loading words...

Feb 12, 2019 09:12:25

Tips for Interviewing for a Remote Job

by @danielmiller PATRON | 390 words | 🐣 | 264💌

Daniel Miller

Current day streak: 0🐣
Total posts: 264💌
Total words: 72483 (289 pages 📄)

...all the advice for doing a remote job about bandwidth, tech (webcam, microphone, and headphones), and maintaining the space behind you...except that's all twice as important, at least. 

Do not say that the thing that interests you the most about the job is the fact that it's remote or remote-friendly. If you're interviewing primarily because you want to transition into a remote situation, you should probably re-evaluate. At the very least figure out something else to say when asked why you're looking for a new job or why you're interested in the job you're interviewing for.

If asked if you've done remote or how you would prepare for remote, indicate you either have some experience with remote work (a freelance gig here or there will suffice) or are prepared to make the preparations necessary to be successful.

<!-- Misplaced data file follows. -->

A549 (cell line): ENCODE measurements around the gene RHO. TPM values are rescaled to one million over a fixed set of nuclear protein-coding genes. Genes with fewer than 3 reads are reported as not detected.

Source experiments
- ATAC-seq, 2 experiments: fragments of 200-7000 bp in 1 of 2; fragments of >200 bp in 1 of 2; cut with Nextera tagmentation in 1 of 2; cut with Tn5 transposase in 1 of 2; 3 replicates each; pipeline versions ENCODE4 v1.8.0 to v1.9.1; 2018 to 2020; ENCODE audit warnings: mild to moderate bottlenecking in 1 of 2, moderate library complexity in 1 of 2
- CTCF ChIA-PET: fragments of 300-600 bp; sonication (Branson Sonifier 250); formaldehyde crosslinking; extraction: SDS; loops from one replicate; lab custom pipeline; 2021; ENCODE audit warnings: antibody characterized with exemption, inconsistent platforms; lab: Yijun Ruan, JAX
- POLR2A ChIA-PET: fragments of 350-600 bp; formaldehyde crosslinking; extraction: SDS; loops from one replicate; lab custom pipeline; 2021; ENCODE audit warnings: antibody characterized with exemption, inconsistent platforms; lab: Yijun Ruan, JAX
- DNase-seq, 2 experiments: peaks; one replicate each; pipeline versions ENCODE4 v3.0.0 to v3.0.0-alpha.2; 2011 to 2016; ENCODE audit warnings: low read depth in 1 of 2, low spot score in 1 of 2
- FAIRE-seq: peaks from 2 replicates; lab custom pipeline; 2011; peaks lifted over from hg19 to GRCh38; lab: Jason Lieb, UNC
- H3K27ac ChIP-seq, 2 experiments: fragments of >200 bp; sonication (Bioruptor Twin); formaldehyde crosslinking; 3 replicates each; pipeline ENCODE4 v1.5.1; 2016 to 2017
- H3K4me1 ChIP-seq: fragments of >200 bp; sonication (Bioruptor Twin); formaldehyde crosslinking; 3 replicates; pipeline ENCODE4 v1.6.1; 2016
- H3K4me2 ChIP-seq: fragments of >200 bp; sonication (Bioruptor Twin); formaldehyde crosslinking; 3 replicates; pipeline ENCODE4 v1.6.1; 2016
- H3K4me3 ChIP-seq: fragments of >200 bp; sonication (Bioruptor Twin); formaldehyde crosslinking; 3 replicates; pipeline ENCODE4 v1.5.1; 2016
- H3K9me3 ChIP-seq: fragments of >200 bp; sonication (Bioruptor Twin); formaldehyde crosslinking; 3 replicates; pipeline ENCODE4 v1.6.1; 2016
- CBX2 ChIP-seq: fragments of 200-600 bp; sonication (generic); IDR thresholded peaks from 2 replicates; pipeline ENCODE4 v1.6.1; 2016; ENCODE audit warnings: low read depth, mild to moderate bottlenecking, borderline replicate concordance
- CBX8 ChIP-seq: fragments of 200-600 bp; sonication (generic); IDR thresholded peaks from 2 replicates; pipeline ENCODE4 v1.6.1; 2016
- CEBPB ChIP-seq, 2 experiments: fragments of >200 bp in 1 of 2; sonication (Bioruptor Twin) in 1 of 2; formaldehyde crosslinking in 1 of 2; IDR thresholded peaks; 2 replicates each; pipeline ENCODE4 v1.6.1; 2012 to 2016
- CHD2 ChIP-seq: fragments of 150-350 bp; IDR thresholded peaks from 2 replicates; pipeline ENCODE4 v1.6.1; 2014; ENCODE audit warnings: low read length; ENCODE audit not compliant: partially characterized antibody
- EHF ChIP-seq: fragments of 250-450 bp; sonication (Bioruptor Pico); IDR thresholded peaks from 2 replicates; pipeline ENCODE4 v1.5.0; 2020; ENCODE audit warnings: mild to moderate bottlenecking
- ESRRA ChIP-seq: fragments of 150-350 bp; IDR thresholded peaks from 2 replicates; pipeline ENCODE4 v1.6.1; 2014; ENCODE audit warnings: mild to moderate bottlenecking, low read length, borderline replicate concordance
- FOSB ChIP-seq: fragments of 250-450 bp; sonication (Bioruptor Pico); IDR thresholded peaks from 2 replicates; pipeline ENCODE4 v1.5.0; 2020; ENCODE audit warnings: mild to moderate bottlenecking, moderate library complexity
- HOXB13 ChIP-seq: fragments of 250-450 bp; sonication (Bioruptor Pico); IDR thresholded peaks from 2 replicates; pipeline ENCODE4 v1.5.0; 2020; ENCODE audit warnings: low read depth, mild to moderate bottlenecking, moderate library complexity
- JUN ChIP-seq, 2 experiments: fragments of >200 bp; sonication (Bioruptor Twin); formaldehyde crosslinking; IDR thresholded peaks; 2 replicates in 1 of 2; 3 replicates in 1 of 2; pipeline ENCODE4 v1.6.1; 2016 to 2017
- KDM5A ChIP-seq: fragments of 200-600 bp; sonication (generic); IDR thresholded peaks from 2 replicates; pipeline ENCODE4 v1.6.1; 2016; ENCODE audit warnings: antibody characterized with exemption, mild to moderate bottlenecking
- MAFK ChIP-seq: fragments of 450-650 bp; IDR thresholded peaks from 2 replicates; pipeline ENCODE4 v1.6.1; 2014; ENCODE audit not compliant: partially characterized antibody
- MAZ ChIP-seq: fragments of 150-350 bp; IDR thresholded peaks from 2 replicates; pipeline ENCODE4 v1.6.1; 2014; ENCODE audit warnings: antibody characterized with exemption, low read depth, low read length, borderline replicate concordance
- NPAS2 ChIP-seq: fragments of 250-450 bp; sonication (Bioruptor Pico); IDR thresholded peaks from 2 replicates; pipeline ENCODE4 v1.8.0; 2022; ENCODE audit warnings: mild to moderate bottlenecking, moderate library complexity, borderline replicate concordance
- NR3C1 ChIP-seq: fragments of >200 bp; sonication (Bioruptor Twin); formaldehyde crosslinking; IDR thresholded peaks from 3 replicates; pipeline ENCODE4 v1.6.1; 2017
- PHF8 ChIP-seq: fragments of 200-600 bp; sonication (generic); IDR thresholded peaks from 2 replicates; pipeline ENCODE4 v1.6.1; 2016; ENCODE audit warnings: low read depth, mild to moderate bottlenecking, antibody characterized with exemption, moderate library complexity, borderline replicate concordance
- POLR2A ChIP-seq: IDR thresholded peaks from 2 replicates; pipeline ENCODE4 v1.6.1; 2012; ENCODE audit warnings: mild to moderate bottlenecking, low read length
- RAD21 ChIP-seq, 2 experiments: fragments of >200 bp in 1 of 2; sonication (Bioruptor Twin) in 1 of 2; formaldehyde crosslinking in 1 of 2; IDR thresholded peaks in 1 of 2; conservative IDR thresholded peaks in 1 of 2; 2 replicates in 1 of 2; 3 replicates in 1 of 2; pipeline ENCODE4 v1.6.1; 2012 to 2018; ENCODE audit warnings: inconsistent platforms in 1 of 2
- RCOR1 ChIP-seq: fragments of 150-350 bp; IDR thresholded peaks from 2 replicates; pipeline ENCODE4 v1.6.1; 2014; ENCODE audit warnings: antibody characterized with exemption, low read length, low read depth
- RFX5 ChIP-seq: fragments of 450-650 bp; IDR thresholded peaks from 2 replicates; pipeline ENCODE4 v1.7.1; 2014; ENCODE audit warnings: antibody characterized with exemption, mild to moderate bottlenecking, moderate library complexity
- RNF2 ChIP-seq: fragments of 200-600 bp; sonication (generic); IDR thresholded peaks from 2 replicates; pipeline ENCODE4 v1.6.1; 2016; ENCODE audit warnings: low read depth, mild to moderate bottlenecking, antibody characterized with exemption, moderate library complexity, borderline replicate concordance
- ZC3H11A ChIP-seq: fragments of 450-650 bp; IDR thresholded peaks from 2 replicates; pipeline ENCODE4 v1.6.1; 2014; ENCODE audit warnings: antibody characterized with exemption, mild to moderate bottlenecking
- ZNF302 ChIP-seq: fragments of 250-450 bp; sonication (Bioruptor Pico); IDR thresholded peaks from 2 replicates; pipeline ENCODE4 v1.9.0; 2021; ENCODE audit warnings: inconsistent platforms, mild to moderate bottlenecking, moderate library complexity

Know that working remotely is not necessarily a fix for being interrupted. If you're frustrated by the number of interruptions at your workplace, transitioning to a remote job isn't going to solve for that. I once had an interviewee mention his discontent with the number of interruptions at his current job. I asked how many times he was interrupted per day. He said four. I almost laughed out loud. I might have laughed out loud.

Those are the only remote-specific tips. Everything else applies to any interview. Do your homework. Be emotionally prepared, as much as possible. (I once had an interview that somehow turned into some kind of therapy session...I did not get that job, needless to say.) Have good questions about the company prepared, but also make sure they're appropriate; your questions about the company tell the interviewee as much about yourself as their questions to you do. Unless you're talking directly with an HR representative as part of the interview process, it is not the time to ask about benefits or other such details. You're there for the work; the money and benefits should, during the interview at least, not appear to be a factor. Don't be clever. For example, do ask, "What is your favorite thing about working there?" Do not ask "What is one thing you would change about the company?" Do ask about the business: competitors, market strategy, product direction. Do not ask about the business: what's the company's runway, profitability vs raising money, etc.

From Daniel Miller's collection:

contact: email - twitter / Terms / Privacy